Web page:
Underground Railroad Research Forum
Re: HARRIET TUBMAN - Union Army Spy and Scout
In Response To: Re: HARRIET TUBMAN - Union Army Spy and Scout ()
Kate- I am acutely aware that the ORA and ORN suffered some poor editing. I only say poor because most of the information I have seeked from the ORA and ORN has not been there. My problem comes from the supplementary material. Cleary Tubman was a spy and scout for the Union Army, I am not disputing that. I am, however, disputing the capacity to which she participated in Montgomery's raids on the Combahee river.
I cannot speak for the rest of Tubamn's story because I have not researched all of it. First of all, Bradford says Hunter asked Tubman to lead an expedition up the Combahee River and she Tubman replied yes, conditional on Montgomery's leading the raid. Now, the ORA does actually show correpondence between Saxton, Hunter, and others where they decided the black regiments would be best because they were the most trained on the guns and the slaves will willingly go with the black troops. You wrote in your book, which I have read, claims that Tubman, on the Combahee river raids, was the first woman to lead a military expedition (212).
I am assuming you took that straight from Bradford's book, because that is what Bradford wrote, but I have accounts from other troops that were there and they do not say anything about Tubman, which would seem very relevent if she had led the raid, first of all. Secondly, one of the accounts I read was written by an abololitionist soldier. It seems to me, logically, that he would have mentioned Tubman's involvement. The letter we do have from Montgomery (in Wood's Manuscript) gives a vague thank-you, but no details of the raid. I am frustrated that there is not more evidence.
Let me give you the reasons I have for discrediting the information we have regarding the raids on the Combahee river. Let us start with the Wisconsin State Journal. In my professional opinion, anything written anonymously and later corrected is not reliable, nor is the correction. My problem with Sarah Bradford's work stems from the fact that she was not there, but was writing from an oral history. As historians we know the longer we wait to get an oral history from someone, the less likely the story is to be accurate for many reasons. Bradford wrote in 1898, 30 years after the fact? Tubman, in Bradford's acccount, also claims to feed Shaw his last meal before he was killed at Fort Wagner, but Shaw writes in his journal he did not eat for two days prior to the attack.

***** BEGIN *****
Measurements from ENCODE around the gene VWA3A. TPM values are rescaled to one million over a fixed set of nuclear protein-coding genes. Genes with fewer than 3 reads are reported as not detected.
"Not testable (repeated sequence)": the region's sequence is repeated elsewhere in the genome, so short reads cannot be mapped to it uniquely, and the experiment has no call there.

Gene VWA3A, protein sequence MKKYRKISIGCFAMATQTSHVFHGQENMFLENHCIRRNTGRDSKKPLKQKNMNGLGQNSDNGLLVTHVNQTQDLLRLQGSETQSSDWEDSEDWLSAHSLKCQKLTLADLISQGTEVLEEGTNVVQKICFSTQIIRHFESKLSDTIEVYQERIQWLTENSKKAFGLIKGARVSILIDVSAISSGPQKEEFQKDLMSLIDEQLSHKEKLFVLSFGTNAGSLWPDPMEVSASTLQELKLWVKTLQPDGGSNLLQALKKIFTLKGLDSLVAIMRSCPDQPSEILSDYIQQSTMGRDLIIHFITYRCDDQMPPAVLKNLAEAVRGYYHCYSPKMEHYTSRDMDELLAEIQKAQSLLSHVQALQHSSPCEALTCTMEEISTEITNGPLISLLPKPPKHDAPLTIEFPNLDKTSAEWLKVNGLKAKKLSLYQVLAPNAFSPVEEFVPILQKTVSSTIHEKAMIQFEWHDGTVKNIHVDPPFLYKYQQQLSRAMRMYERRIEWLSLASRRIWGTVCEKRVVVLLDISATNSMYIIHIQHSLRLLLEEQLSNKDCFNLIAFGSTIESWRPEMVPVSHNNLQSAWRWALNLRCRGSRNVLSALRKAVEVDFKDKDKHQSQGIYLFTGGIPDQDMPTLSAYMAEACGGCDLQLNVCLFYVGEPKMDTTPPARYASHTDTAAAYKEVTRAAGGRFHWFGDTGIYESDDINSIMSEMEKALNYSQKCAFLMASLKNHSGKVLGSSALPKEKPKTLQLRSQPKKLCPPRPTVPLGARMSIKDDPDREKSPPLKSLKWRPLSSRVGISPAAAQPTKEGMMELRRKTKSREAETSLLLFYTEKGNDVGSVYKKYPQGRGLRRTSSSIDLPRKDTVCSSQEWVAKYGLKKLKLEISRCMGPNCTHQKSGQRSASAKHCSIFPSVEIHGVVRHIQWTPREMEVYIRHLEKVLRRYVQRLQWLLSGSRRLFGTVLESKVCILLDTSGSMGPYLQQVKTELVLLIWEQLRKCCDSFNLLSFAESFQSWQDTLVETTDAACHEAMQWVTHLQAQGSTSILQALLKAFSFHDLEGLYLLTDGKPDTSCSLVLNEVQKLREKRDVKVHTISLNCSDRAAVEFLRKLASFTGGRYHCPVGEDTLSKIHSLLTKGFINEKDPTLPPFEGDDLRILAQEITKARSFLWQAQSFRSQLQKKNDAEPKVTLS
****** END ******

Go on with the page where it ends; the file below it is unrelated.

I have read other historians that express their skepticism regarding Bradford's accounts of Tubman. I am sure there are other inconsistencies, but I really think Tubman's elusiveness in recorded history makes her stories hard to prove or disprove. I have problems with Franklin Sanborn's work, not in its entirety because that would not make sense, because Sanborn was writing with an agenda. I think of Sanborn's work as half propaganda. He is not the only one I apply this skepticism to; I am a very cynical researcher. I think, in the capacity of the Combahee river raids, Tubman was certainly there. Clearly she is familiar with the events because she was actally there, which again I am not disputing. I am sure she alerted the slaves on the banks of the Combahee of the impending attack. Saxton wanted as many slave as possible carried away to cripple the Southern plantations. I am sure Montgomery asked her to talk to the slaves.
I am sure she helped to acclimate the newly freed slaves to freedom in Darien and elsewhere. I am not convinced she "led" the raid. I am not convinced she demanded Montgomery as commander for the raids and Hunter happily obliged her, as Bradford claims or implies. It is a shame we do not have more records regarding Tubman and her activities. I also want you to understand that I am not slighting Tubman at all. She had more bravery than the bravest person on their best day. I truly believe she risked her life each and every day. Furthemore, she risked her life altruistically and whole heartedly. I also believe she was committed to her people and their freedom. I also think that, unfortunately, journalists, abolitionists, and the government exploited her ambition and contributions and quite possibly incorrectly recorded her history. It really is a shame because her story does not need enhancement; Tubman's story is incredible and heroic all by itself.
Tubman is one of America's great freedom fighters. Without people like Tubman Americans would not know the boundaries of their freedoms. American law owes a great deal to the struggles of black people who fought for freedom and equality. (One of the reasons I think Black History Month is ridiculous. Black history should be taught everyday of the year in this country.
Every American owes their legally defined freedoms, rights, and citizenship to black Americans) As a historian I feel that it is our duty to be skeptical and dig further even when the answer seems to be easy. Sometimes the answer is too easy and there is a reason for that. I verify and re-verify and re-verify my sources and I am not afraid to say I do not trust a source.
I am also comfortable saying, as I did with the Tubman case, that there is not enough evidence to prove the case one way or another. For every reason Bradford wrote Tubman was called on, I found military correspondence suggesting otherwise. The evidence is conflicting, complicated, and not rock solid in either direction, in regards to the Combahee river raids.
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